Main photo by Nicholas Di Giovanni.


Stingers lose fourth straight game at home versus Redmen

Concordia takes 23 penalties in loss

The Concordia Stingers football team started their game against the McGill Redmen with a 10-0 lead before even going on defence. Despite this, they still lost their fourth-straight game 31-19 at the Concordia Stadium Saturday afternoon.

“We stopped playing,” said head coach Brad Collinson. “We got complacent when we had the lead.”

After Andrew Stevens scored a field goal on the Stingers’s opening drive, Redmen returner Pearce Dumay fumbled on the ensuing kick-off. The Stingers capitalized with a 19-yard touchdown pass to Yanic Lessard to grab a 10-0 lead before having to play defence.

Stingers mascot Buzz joined the cheerleading team. Photo by Hannah Ewen.

The Stingers played strong for the rest of the first quarter, and took a 17-2 lead when linebacker Samuel Brodrique returned a fumble 70 yards for a touchdown. Their lead grew to 17 points in the second quarter before McGill scored two field goals and a touchdown to go into halftime down 19-15. That’s when the Redmen started gaining momentum in the game.

“[McGill] started playing and we were sitting back on our laurels,” Collinson said. “We were happy that we were up and we just didn’t continue playing. That’s what it comes down to, it’s not rocket science.”

The Stingers didn’t score at all during the second half. The Redmen won the game with the strong running plays, as running back Donavan Martel led the game with 112 yards on 15 rushes. Quarterback Dimitrios Sinodinos also rushed for a touchdown in the third quarter, which gave the Redmen their first lead of the game.  

Penalties were another big factor in the loss. The Stingers had 23 penalties for a total of 215 yards—almost two lengths of the field. The Redmen had 11 penalties for 105 yards, which upset the home fans. Collinson said the undisciplined play wasn’t the deciding factor in the game, but offensive lineman Maurice Simba said it was demoralizing.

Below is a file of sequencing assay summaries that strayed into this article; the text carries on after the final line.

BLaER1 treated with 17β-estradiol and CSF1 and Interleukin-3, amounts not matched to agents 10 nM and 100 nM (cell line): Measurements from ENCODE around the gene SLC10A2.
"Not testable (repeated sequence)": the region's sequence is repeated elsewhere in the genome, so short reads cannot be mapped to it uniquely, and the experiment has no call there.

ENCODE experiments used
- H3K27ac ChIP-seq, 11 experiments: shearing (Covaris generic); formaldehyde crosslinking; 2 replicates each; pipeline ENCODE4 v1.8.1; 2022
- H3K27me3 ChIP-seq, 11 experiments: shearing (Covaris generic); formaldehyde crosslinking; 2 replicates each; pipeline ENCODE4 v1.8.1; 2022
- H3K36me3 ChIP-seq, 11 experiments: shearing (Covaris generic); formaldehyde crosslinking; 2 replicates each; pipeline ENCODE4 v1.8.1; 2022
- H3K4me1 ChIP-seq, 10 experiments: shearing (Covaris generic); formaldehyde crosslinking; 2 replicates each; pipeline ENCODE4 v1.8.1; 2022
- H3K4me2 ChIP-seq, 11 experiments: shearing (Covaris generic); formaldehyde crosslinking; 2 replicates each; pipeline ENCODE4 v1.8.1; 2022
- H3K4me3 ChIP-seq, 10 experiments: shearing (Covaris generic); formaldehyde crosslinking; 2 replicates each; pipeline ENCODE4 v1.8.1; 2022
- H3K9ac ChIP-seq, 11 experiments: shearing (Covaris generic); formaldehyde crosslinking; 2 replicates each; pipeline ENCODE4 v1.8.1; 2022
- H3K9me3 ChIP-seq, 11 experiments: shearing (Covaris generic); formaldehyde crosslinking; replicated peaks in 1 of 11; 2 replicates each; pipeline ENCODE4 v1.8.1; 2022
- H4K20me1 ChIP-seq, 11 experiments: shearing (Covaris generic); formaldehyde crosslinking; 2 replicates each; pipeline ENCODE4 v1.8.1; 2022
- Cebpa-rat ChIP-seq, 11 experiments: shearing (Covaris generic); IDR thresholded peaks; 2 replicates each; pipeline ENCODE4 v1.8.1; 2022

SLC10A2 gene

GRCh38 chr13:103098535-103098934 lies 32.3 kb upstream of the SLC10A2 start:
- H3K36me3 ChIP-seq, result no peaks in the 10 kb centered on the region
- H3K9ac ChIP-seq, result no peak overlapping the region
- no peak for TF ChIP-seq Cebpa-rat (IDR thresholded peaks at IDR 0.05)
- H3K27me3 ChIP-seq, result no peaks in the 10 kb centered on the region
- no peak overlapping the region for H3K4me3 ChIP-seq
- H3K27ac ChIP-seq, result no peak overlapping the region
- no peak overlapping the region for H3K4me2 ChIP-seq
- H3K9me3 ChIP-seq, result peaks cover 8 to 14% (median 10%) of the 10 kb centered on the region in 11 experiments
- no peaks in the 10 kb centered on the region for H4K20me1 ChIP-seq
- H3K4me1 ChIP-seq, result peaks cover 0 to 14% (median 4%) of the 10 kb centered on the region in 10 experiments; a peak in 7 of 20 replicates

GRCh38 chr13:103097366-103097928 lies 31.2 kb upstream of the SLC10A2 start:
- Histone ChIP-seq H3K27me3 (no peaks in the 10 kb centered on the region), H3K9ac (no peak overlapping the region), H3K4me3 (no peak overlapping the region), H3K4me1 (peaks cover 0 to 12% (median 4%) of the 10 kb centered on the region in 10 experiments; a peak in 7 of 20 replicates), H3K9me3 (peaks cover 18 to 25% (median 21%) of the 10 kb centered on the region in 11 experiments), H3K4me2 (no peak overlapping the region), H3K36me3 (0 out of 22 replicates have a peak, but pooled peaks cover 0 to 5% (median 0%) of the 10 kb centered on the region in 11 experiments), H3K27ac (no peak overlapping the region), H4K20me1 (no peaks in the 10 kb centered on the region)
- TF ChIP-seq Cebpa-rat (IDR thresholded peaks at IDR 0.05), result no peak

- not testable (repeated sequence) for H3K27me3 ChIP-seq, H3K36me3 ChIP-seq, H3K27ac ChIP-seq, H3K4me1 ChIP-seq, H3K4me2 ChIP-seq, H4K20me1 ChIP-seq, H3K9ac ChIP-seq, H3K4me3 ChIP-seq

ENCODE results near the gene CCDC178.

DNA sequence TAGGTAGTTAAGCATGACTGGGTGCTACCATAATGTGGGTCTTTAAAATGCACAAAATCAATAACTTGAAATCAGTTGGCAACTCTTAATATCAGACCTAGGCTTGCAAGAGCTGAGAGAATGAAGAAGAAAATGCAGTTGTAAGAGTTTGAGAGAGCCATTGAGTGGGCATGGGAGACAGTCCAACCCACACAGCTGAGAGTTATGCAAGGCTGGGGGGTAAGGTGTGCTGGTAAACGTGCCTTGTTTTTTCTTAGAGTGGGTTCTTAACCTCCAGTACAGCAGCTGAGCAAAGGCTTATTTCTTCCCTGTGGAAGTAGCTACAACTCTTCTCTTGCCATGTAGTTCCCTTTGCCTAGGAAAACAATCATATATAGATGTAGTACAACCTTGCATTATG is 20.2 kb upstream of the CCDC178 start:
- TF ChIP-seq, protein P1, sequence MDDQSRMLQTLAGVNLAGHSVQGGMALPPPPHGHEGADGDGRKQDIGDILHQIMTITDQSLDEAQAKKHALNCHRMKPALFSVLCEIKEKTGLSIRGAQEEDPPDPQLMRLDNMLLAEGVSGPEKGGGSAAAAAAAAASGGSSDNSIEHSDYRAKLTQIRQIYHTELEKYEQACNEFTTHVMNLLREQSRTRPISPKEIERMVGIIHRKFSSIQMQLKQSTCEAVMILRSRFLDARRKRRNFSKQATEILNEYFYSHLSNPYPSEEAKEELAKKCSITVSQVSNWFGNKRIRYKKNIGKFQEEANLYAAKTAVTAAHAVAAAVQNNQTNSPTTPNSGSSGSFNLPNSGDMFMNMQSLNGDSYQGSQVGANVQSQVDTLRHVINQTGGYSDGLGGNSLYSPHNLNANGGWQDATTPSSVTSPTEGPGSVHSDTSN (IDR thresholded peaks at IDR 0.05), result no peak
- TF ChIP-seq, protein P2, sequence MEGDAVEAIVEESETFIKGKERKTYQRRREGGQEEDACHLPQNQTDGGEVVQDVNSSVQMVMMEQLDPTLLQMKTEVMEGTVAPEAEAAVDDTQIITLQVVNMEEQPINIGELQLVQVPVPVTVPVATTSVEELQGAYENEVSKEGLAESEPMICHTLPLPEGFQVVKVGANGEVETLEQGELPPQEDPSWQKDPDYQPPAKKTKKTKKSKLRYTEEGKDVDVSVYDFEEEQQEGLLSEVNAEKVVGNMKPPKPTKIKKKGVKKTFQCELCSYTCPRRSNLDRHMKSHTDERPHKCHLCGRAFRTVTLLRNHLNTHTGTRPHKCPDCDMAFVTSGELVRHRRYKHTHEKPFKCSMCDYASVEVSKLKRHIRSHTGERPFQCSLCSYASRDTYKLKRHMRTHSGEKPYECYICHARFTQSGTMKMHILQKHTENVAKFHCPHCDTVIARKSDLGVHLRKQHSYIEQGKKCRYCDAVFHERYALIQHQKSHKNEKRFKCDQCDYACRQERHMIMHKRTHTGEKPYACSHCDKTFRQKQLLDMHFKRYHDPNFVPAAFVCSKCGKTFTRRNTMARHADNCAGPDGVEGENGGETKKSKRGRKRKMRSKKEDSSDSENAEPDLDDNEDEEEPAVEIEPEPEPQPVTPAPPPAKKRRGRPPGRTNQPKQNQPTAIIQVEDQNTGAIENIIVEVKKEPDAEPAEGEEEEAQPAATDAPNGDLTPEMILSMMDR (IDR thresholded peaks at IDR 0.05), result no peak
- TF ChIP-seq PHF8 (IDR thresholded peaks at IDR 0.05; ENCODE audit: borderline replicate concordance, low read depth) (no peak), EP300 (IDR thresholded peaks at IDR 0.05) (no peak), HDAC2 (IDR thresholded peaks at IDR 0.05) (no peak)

“We had three or four bad drives [with penalties] and obviously we got down,” Simba said. “But we just had to tell ourselves to keep playing.”

Despite the rivalry between McGill and Concordia, players on both teams were reminded that football is just a game. In the third quarter, Sinodinos threw a pass for wide receiver Jeremy Sauvageau in the end zone, who had to dive to try to make the grab. He couldn’t catch it, and as the players were going back to the line of scrimmage, he remained down, motionless. McGill’s trainers ran to attend to him right away, and he eventually walked off the field.

“Those are unfortunate moments that you don’t want to see on the playing field,” Collinson said. “But it is the reality of the sport.”

“No matter the colours he’s wearing, it hurts us to see it,” Simba added. “I can’t imagine what they went through seeing their teammate like that. I hope he’s okay.”

Wide receiver Jarryd Taylor was held to a single catch for six yards. Photo by Hannah Ewen.

With the loss, the Stingers now have a 2-5 record, tied with the Redmen. They sit in the fourth and last playoff spot, ahead of the 1-5 Université de Sherbrooke Vert et Or, who they beat in September. The Stingers travel to Sherbrooke on Oct. 27 in the last game of the regular season.

“We’re still in it and we still have a chance to make the playoffs,” Collinson said. “It’s up to [the players] on whether they want to pack it in or come out ready for another hard-fought battle in Sherbrooke next week.”

Main photo by Hannah Ewen.


Stingers put smiles on kids faces at Shriners

Shrine Bowl to hit $1-million mark

Preparations for the 32nd annual Shrine Bowl, benefiting the Shriners Hospital for Children, are underway. A few players of the Concordia Stingers football team made the yearly visit to the hospital on Sept. 26. With this year’s donations, the total amount of  money raised from the Shrine Bowl will hit the $1 million mark.

Head coach Brad Collinson, cornerback Khadeem Pierre, linebacker Jersey Henry, defensive tackle Brandon Pacheco, centre Marc-Antoine Sevigny, and defensive linemen Maurice Simba and Michael Sanelli all participated in the hospital visit.

Maurice Simba (foreground) said he enjoys putting smiles on kids’ faces. Photo by Mackenzie Lad.

The players visit to patients throughout the hospital was accompanied by this year’s Shrine Bowl King and Queen, Saoud, 16, and Victoria,14, who are also patients at the Shriners. All of the players involved in this year’s walk around the hospital expressed how much they enjoy the experience and being able to interact with the patients.